From the cotton-candy scented katsura to the classic red leaves of the maple, here is where you can find some of the best fall foliage in the Chicago area.
After a summer of basking in the sun, Illinois’ foliage is expected to begin swapping its green hues for warmer tones of yellow, red and brown as early as late September. The flamboyant display is expected to reach its peak in mid-October.
With sunlight thinning in the northern hemisphere, trees produce less sugar, which causes their leaves to change to their traditional autumn shades before falling to the ground.
Nick Kuhn of Cook County’s Forest Preserve said tree leaves actually bear those colors year-round, but their tones are masked by the green pigment of chlorophyll, a chemical by which the trees convert sunlight into food and energy.
In a way, Kuhn said, the change in color is how leaves say, “We’ve had enough, here’s who we really are.”
Sunny days, crisp evenings and a generous amount of rainfall help create lavish displays of fall color, Kuhn said. Luckily, one of the driest Illinois Aprils on record in more than three decades was followed by sustained rainfall throughout the tail end of summer, he said. But that early dry spell still elevated the stress levels of some trees — putting them at greater risk of early leaf-shedding.
Chicago Botanic Garden plant curator Jessica Goehler has been watching some of the leaves of the maples and honeylocusts on their grounds change colors. She noted some trees in the garden are showing signs of residual stress from dry spells over the last several years, which can potentially contribute to premature leaf dropping in the future.
But since trees store nutrients and reserves of water, Goehler said the effects of this year’s extreme weather won’t be visible until a couple years from now.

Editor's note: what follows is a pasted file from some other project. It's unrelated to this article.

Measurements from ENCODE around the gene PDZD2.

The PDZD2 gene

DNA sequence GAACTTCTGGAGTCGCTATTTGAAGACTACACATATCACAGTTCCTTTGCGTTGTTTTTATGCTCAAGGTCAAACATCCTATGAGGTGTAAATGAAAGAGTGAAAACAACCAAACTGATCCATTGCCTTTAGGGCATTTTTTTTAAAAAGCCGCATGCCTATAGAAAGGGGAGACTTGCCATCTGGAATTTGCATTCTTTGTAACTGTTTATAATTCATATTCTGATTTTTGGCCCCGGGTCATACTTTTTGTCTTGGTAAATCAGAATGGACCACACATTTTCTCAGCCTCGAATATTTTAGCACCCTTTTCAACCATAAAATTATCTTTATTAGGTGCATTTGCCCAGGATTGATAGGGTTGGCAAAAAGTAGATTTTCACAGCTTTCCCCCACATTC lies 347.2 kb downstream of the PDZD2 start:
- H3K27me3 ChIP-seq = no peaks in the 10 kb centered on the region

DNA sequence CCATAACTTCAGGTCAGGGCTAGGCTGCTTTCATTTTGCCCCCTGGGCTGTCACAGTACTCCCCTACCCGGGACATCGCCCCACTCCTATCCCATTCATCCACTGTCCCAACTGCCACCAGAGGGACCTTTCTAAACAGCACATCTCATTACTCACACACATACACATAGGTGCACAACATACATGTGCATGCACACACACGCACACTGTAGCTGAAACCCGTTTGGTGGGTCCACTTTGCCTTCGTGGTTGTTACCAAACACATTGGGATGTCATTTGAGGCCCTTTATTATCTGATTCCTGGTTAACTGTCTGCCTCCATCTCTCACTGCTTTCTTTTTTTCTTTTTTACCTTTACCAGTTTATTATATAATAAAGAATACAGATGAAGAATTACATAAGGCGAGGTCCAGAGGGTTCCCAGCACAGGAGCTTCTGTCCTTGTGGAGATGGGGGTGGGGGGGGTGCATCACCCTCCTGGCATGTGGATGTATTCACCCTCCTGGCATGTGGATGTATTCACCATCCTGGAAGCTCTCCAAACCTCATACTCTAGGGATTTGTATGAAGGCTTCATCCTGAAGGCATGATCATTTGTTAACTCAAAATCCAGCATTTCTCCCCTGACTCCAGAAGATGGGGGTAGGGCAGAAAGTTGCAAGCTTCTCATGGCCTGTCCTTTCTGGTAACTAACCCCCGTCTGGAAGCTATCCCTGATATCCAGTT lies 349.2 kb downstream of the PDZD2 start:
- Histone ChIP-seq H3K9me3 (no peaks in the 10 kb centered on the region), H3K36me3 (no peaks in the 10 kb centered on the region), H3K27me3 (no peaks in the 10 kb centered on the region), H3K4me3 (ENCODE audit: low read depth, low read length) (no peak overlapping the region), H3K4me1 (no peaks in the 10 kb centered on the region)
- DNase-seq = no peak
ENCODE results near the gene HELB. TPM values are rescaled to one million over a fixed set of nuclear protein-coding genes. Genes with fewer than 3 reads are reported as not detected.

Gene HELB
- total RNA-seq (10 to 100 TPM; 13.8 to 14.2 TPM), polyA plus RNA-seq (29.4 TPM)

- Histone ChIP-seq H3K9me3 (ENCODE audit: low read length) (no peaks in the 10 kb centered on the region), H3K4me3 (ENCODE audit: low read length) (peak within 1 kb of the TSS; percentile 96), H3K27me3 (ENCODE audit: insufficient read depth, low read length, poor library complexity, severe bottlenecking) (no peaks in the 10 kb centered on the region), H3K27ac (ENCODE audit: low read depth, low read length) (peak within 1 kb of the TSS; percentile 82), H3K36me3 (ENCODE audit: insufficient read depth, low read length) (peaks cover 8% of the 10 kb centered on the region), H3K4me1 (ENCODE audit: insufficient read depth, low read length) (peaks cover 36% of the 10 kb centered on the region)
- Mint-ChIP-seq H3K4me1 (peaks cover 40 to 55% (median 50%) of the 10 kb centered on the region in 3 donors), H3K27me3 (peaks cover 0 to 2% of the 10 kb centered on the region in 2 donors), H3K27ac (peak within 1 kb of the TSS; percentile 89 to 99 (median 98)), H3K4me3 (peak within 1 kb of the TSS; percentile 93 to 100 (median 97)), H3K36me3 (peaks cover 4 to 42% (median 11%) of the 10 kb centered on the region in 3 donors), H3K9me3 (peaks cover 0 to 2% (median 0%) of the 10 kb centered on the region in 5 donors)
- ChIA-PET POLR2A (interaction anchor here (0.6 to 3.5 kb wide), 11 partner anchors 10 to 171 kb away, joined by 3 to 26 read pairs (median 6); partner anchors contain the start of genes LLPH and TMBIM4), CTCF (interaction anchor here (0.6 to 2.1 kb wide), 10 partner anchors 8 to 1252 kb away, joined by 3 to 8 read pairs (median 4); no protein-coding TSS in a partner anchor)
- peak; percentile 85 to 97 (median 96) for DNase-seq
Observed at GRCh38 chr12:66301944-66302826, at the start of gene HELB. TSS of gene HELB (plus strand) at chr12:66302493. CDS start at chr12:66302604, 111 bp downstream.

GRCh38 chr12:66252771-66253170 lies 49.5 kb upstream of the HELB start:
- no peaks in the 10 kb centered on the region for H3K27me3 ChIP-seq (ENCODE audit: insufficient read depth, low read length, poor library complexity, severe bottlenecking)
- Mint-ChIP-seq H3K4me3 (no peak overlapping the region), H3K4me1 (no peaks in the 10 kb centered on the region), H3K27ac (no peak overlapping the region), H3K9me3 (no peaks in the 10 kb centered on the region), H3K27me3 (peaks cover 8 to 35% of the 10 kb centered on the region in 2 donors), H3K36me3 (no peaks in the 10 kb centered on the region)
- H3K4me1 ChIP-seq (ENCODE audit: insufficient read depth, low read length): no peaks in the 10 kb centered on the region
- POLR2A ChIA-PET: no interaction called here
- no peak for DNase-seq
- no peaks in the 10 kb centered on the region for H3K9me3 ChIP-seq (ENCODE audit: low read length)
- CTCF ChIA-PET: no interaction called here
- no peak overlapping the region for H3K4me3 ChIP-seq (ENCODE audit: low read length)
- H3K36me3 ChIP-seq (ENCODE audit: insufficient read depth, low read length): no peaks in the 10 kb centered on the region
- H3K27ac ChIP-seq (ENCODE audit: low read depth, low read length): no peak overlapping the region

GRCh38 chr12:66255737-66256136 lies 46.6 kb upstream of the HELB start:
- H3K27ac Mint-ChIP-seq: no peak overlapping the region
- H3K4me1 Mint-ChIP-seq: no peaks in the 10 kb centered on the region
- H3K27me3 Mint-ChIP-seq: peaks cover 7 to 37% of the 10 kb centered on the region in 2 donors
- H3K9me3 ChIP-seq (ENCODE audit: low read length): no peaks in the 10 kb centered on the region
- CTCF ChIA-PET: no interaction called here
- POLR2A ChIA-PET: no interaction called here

Tree experts concur that this year’s fall holds promise, so long as parts of Chicago don’t freeze prematurely.
Goehler recommends looking out for different maple trees throughout the city and suburban Chicago “which pull off that bright red foliage.” Maggie Daley Park is an urban observation staple, she said.
Red and black oaks are another classic, which Kuhn said can be found throughout Cook County’s Forest Preserves.
Some recommended fall color observation spots include:
- The River Trail Nature Center by the northern suburb of Des Plaines
- Deer Grove Forest Preserve by north suburban Palatine
- The Morton Arboretum by the western suburb of DuPage
- The Swallow Cliff Stairs by the southwest suburb of Palos Heights
Kuhn also recommends looking out for katsura trees. Originally from Japan and China, these trees can be found in the Chicago Botanic Garden. The Katsura’s heart-shaped leaves take on an apricot-yellow shade this time of year and produce a scent reminiscent of cotton candy or caramelized sugar.
Goehler argues hickory and walnut trees are the season showstoppers, which are expected to blaze golden toward the tail end of the fall color season.
Source : Wbez Chicago